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Soaring demand for the fast diagnosis of malaria is only likely to be met when more reliable tests are invented, according to a leading diagnostics expert.

As the need for rapid diagnostic tests (RDTs) rises, manufacturers face the challenge of improving test standards while also increasing supply, says David Bell, head of malaria diagnostics at the Foundation for Innovative Diagnostics (FIND).

There is also a growing demand for tests that identify low levels of infection in people without symptoms, adds Bell. This follows a rise in health programmes that aim to eliminate malaria, not just treat patients.

Bell was speaking after the publication of an evaluation of 41 commercially available RDTs for malaria. The research was carried out by FIND, the WHO and the WHO-based Special Programme for Research and Training in Tropical Diseases (TDR).

RDTs employ antibodies to detect proteins from the malaria parasite. Using the tests — which are compact and relatively easy to use — saves patients from taking antimalarial medication when their fever is caused by another disease. Diagnosing and treating patients appropriately has the added benefit of cutting medical costs and minimising drug resistance.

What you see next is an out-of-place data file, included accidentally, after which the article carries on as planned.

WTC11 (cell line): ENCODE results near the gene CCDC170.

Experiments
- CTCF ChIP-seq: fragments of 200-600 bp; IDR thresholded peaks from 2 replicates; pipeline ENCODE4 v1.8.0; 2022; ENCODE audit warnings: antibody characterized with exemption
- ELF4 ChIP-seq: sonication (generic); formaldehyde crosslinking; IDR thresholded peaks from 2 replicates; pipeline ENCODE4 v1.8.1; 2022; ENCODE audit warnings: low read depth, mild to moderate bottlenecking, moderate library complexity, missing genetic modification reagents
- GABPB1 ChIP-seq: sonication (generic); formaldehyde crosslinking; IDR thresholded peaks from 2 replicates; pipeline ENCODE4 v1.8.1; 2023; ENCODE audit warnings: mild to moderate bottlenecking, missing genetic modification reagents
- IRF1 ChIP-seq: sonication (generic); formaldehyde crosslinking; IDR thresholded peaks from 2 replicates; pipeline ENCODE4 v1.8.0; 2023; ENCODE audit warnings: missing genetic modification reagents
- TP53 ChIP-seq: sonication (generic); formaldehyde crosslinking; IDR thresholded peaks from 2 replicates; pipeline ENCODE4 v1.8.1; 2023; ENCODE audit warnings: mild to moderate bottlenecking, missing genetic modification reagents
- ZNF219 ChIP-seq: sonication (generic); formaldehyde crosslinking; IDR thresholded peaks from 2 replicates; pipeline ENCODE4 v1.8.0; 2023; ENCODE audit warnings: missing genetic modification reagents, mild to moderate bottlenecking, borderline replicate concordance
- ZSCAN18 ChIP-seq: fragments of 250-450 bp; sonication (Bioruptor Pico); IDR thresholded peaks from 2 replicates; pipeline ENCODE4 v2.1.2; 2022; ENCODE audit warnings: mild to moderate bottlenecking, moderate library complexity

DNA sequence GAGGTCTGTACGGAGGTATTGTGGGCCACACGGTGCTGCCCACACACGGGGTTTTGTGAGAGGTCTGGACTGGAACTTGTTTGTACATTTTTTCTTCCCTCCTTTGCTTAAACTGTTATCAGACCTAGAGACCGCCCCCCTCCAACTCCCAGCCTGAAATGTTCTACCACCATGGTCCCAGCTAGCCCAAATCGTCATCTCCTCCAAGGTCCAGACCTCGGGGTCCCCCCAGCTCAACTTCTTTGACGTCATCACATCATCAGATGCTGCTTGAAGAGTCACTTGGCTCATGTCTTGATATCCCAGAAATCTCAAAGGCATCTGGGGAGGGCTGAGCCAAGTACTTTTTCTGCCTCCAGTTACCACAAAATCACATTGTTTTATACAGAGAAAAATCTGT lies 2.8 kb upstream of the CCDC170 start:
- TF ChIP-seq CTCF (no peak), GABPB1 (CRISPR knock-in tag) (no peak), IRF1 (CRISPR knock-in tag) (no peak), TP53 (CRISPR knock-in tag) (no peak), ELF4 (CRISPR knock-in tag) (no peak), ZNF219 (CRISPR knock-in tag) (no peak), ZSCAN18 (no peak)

But the market for RDTs for malaria is unregulated and some manufacturers produce tests that perform poorly and have been inadequately tested, Bell told the news agency IRIN.

FIND's results, published in April, show that some tests currently in use in developing countries give false results. To complicate the situation further, quality can vary from batch to batch even among RDTs of a given brand. Moreover, the reliability of some tests varies according to the levels of parasite found in blood samples, malaria types and atmospheric temperature.

Only a few tests passed the combined hurdles of being able to consistently detect low levels of two malaria parasites (Plasmodium falciparum and P. vivax), producing low false-positive rates, remaining stable at tropical temperatures and proving easy to use.

In an interview published on the FIND website earlier this month, Bell said: "The product testing results demonstrate there are RDTs currently available that are adequate for malaria case management in most areas. However, it's important to have tests that maintain this high level of performance and that remain stable during long-term storage in all malaria endemic areas."

He added that FIND is working on finding more stable antibodies for the tests. It is also working to develop DNA-detection tests that should spot low levels of parasite density at a reasonable cost. This would make large-scale population surveys possible, he said.

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